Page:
And in Antioch the disciples were first called Christians. Acts 11:26c
They Were Called Christian.
It is important that we note what was taking place in Antioch when “the disciples were first called Christians.” We read that the Christians, who were former Jews, were scattered because of the persecution that erupted over the testimony of Stephen before he was stoned (Acts 7). The Scriptures tell us that Paul was there at Stephen’s stoning giving his approval and that shortly afterward, he, Paul, was granted permission to imprison any follower of Jesus Christ.
At first, the gospel was only being preached to fellow Jews. That is, until some men from Cyprus and Cyrene spoke the gospel to the Gentiles. When word got back to Jerusalem about the preaching of the gospel to the Gentiles, Barnabas was sent to Antioch to see what was happening. While there, Barnabas saw how God was at work and exhorted the new believers to remain faithful to the Lord.
After this, Barnabas went to get Paul, who at one time persecuted the followers of Christ, and brought him back to Antioch. The two of them met with the church that had formed at Antioch for a year or more and began teaching them the things of God. It is in this context that “the disciples were first called Christians.”
Do People Call You A Christian?
I fear we are no longer being called Christians. Rather, I find that most people are self-proclaimed Christians. I am sure most of us have family members who claim to be Christian but they do not give any evidence of actually being one (see Gal. 5:22-24 and 1 John). Too often we judge others without looking at our own lives. Worse, still, is the seminary student who rarely examines his own soul.
When was the last time you were called a Christian? Have you ever had someone accuse you of being a Christian? Granted, we are not facing the persecution of the early church, but why should that stop us from living separate from the world to the point that we are readily called Christians by the world?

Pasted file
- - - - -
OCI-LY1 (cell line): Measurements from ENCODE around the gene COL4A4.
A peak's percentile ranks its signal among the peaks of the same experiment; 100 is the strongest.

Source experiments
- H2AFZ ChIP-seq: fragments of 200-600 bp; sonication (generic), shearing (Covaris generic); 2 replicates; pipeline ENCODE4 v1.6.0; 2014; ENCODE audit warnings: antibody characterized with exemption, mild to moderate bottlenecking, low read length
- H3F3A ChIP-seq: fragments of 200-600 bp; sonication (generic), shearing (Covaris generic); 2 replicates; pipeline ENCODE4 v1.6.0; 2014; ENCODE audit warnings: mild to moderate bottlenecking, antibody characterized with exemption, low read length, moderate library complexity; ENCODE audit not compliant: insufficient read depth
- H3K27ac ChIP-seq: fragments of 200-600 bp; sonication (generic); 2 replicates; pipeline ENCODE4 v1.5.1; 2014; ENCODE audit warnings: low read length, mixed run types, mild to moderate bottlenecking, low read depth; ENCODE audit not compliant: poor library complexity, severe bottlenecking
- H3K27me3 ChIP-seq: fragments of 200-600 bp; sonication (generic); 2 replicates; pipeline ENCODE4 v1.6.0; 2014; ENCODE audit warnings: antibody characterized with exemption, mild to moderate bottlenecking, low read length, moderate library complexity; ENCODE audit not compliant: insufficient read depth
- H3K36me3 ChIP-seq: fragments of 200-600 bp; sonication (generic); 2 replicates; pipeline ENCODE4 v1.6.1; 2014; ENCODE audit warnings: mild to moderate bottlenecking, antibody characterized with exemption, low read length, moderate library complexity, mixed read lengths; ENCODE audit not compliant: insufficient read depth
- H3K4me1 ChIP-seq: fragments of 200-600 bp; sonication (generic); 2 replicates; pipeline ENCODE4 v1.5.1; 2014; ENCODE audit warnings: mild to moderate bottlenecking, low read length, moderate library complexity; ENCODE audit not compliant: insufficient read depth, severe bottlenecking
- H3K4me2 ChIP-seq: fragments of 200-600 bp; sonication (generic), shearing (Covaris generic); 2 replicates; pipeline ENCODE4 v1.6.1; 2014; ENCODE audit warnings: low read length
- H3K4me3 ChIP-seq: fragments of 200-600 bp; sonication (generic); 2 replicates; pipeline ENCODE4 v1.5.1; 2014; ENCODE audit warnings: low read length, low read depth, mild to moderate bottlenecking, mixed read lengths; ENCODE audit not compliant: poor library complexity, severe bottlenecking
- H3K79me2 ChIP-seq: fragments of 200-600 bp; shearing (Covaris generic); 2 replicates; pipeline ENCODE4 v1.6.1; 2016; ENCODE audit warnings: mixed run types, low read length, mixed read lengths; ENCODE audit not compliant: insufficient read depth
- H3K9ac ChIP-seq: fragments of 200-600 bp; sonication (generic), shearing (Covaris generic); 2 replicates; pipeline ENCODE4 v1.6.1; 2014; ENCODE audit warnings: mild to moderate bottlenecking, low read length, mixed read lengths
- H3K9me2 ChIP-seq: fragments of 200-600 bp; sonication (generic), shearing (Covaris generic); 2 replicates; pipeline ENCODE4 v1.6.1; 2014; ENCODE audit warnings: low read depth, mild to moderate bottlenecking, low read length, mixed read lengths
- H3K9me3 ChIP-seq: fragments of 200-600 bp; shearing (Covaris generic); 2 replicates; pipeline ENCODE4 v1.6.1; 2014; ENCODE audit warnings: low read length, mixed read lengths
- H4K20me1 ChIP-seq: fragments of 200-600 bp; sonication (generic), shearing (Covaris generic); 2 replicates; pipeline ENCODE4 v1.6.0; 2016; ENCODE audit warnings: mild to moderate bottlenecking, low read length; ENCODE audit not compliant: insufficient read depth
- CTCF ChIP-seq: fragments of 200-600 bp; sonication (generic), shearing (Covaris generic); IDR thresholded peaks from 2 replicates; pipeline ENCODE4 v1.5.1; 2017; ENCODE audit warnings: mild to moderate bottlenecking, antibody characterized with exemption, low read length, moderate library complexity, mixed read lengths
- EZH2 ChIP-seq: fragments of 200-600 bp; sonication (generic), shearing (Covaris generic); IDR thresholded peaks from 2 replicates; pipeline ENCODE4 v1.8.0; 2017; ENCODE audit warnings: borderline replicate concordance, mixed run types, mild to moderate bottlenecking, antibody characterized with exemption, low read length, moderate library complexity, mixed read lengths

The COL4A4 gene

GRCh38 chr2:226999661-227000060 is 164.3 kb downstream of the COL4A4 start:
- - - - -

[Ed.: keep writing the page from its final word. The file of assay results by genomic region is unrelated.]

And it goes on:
We are more than happy to flex our theological brain power in a debate, but what about actually living what we believe? I am the first to admit that I am a hypocrite in that I do not always practice what I preach, but that does not excuse me from behaving in a manner worthy of my calling. The same is probably true for most of us. How many of us would be found in compliance with the commandment given by Jesus in John 13:34, “just as I have loved you, you also are to love one another.” The very next thing Jesus says is that “By this all people will know that you are my disciples, if you have love for one another.”
As Baptists we could probably learn a thing or two about loving one another. For example, though there are some that are able to discuss the subject of Calvinism and agree to disagree, there are many who cannot. This is antithetical to what Christ taught. I think we should strive to be called Christians rather than telling everyone that we are a Christian.
I am not saying that we should quit preaching the gospel with our mouths. This is the means by which God has ordained that His people will come to the saving knowledge of Jesus Christ (see Romans 10:14-17). However, if we do not live out our faith in opposition to the world, then can we really preach the gospel effectively? It is my prayer that we who proclaim Christ with our lips will do so with our lives as well.